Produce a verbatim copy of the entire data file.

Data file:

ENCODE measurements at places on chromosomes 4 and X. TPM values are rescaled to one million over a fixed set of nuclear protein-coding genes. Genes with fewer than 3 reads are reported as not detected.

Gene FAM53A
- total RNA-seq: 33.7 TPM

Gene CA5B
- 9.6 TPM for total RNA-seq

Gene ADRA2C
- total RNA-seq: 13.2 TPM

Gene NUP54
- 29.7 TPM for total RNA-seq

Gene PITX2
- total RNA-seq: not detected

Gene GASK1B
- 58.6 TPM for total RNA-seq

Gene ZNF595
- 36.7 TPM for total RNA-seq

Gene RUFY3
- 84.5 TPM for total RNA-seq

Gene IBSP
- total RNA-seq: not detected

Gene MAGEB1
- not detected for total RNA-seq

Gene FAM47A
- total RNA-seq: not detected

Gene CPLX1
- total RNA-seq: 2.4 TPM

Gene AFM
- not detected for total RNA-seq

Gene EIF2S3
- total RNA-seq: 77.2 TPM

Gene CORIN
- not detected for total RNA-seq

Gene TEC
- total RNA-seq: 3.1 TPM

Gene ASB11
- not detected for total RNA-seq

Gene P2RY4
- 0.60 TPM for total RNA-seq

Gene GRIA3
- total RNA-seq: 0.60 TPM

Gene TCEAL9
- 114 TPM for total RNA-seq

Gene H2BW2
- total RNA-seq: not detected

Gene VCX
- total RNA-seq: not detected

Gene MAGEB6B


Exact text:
ENCODE measurements at places on chromosomes 4 and X. TPM values are rescaled to one million over a fixed set of nuclear protein-coding genes. Genes with fewer than 3 reads are reported as not detected.

Gene FAM53A
- total RNA-seq: 33.7 TPM

Gene CA5B
- 9.6 TPM for total RNA-seq

Gene ADRA2C
- total RNA-seq: 13.2 TPM

Gene NUP54
- 29.7 TPM for total RNA-seq

Gene PITX2
- total RNA-seq: not detected

Gene GASK1B
- 58.6 TPM for total RNA-seq

Gene ZNF595
- 36.7 TPM for total RNA-seq

Gene RUFY3
- 84.5 TPM for total RNA-seq

Gene IBSP
- total RNA-seq: not detected

Gene MAGEB1
- not detected for total RNA-seq

Gene FAM47A
- total RNA-seq: not detected

Gene CPLX1
- total RNA-seq: 2.4 TPM

Gene AFM
- not detected for total RNA-seq

Gene EIF2S3
- total RNA-seq: 77.2 TPM

Gene CORIN
- not detected for total RNA-seq

Gene TEC
- total RNA-seq: 3.1 TPM

Gene ASB11
- not detected for total RNA-seq

Gene P2RY4
- 0.60 TPM for total RNA-seq

Gene GRIA3
- total RNA-seq: 0.60 TPM

Gene TCEAL9
- 114 TPM for total RNA-seq

Gene H2BW2
- total RNA-seq: not detected

Gene VCX
- total RNA-seq: not detected

Gene MAGEB6B